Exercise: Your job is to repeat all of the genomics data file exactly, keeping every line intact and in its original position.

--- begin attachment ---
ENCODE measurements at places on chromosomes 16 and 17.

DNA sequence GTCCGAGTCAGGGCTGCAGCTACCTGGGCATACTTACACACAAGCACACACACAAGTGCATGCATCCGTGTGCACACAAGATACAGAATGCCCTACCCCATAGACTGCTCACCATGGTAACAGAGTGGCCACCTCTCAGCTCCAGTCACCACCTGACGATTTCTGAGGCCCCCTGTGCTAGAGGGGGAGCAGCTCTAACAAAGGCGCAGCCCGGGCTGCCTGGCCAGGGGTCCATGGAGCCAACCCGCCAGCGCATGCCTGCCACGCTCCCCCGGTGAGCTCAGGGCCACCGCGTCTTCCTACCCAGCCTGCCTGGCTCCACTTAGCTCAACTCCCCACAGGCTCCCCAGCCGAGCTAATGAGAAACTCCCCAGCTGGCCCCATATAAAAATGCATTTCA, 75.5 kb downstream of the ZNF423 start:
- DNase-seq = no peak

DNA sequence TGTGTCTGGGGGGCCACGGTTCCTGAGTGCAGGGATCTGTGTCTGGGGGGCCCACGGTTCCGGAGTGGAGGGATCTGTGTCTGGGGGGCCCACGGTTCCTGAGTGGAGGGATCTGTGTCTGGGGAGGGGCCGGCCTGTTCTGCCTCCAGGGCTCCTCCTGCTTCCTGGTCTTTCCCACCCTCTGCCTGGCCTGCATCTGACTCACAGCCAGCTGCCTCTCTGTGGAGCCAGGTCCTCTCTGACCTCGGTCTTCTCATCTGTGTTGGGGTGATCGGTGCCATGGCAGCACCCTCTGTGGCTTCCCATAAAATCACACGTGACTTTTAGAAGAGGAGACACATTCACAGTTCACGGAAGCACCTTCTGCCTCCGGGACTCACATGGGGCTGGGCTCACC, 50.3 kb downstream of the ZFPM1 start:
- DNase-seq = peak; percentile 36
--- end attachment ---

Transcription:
ENCODE measurements at places on chromosomes 16 and 17.

DNA sequence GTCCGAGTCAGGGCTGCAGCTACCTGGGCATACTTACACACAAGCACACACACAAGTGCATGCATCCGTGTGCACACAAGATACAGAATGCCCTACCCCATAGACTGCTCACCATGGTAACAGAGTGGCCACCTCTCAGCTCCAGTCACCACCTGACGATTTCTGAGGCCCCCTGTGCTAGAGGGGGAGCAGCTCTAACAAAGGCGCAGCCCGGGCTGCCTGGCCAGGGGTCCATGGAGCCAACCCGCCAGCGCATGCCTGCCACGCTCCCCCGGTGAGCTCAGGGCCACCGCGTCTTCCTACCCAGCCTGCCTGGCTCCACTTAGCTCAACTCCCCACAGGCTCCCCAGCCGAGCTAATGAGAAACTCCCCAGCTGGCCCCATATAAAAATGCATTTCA, 75.5 kb downstream of the ZNF423 start:
- DNase-seq = no peak

DNA sequence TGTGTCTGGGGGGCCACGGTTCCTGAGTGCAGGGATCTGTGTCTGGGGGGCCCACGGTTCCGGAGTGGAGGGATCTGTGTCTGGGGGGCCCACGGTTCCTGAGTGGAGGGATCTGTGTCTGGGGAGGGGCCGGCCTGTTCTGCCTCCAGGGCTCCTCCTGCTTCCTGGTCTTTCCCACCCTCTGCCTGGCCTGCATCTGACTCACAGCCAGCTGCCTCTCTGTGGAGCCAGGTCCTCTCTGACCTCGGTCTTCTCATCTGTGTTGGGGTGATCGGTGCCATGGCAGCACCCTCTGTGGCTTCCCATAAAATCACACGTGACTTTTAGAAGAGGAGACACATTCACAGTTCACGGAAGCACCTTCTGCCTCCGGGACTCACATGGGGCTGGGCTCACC, 50.3 kb downstream of the ZFPM1 start:
- DNase-seq = peak; percentile 36